The Bank of England has taken its most intrusive step yet to regulate Britain's financial system, ordering an audit into whether banks are overstating the health of their balance sheets.
The Bank's Financial Policy Committee has asked the Financial Services Authority to go into the major UK banks and determine whether their capital positions are really as healthy as they publicly declare.
The Bank said that the country's four largest banks could need up to £35bn in extra capital because they had understated the riskiness of the assets they hold on their balance sheets.
It added that the proportion of capital banks hold - which is regarded as the key bedrock to their financial stability - could also be distorted upwards because they overestimate the future value of their assets conduct costs and underestimate future conduct costs from Payment Protection Insurance and other activities.
The Bank's Governor, Sir Mervyn King, said that the FSA would "take action to ensure that the capital of UK banks and building societies reflects a proper valuation of their assets".
Although he denied that the Bank was implying that banks had fiddled their accounts to escape regulation, the announcement will likely spark criticisms that institutions are manipulating their accounts to flatter their balance sheet positions.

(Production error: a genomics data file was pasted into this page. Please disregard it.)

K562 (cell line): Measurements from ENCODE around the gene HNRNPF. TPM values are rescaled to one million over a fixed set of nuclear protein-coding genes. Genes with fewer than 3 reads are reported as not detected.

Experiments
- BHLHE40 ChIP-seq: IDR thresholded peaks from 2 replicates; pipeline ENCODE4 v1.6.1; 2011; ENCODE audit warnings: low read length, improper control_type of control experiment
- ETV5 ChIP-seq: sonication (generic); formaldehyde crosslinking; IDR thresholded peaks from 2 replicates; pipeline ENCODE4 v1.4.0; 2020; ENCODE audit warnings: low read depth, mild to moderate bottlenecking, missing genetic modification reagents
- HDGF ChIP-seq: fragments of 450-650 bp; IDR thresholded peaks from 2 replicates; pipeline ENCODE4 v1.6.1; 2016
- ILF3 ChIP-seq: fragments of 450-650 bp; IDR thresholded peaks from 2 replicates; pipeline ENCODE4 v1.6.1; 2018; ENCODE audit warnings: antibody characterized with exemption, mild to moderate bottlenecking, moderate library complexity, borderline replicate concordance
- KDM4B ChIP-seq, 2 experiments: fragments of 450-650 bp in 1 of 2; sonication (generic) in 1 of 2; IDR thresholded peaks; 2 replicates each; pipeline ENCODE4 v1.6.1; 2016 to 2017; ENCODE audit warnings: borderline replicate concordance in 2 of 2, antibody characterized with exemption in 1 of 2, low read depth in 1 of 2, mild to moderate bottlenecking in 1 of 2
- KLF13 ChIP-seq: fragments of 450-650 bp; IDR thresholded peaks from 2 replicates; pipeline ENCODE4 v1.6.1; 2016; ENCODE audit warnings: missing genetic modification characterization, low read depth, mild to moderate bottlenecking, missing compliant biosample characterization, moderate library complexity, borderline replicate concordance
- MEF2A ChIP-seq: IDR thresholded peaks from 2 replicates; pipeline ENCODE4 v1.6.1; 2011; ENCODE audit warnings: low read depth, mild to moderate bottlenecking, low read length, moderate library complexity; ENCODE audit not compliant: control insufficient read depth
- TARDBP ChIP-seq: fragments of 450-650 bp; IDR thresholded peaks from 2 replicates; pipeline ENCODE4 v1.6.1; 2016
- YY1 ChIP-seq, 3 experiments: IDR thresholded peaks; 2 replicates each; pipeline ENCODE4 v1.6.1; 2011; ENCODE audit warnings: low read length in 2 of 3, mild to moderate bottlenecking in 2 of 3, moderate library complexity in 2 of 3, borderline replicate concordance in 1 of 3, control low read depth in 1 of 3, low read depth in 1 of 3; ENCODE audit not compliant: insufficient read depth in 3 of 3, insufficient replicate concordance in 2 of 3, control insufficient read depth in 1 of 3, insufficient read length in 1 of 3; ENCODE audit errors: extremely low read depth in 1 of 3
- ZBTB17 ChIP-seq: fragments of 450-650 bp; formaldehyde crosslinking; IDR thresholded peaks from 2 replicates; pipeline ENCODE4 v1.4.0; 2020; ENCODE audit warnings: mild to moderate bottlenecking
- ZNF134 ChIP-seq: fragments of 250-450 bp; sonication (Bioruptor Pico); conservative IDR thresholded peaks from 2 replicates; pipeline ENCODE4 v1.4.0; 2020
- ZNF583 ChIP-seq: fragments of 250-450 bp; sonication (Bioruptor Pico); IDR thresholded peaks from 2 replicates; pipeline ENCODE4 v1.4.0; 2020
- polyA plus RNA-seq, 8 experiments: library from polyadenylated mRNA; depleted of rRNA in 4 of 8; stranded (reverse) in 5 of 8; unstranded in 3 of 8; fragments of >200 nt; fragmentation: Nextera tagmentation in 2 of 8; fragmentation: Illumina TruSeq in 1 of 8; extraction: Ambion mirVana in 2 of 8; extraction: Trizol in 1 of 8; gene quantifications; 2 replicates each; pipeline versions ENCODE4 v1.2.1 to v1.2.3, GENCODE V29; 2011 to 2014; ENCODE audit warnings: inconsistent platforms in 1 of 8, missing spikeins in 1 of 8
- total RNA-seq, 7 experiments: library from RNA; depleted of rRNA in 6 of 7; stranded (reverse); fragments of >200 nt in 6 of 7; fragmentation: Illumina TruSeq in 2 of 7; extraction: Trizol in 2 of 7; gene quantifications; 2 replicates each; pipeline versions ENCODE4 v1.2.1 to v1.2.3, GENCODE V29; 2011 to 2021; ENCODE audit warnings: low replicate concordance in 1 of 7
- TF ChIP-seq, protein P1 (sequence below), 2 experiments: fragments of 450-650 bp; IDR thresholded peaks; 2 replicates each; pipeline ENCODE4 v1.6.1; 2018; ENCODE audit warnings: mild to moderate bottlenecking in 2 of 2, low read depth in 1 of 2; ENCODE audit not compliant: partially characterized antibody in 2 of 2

But while British banks will potentially need tens of billions of pounds of extra capital, Sir Mervyn revealed that the Treasury had refused to countenance any possibility that the Government itself would have to provide any of that money - in other words, further nationalising the banks.
At the FPC press conference, Paul Tucker, the Bank's Deputy Governor for Financial Stability refused to answer whether he would serve out the remainder of his term (which runs until February 2014), having been overlooked in favour of the incoming Governor, Mark Carney.
Mr Tucker said: "I'm the deputy governor for financial stability there's a job of work to be done. I'm doing it."
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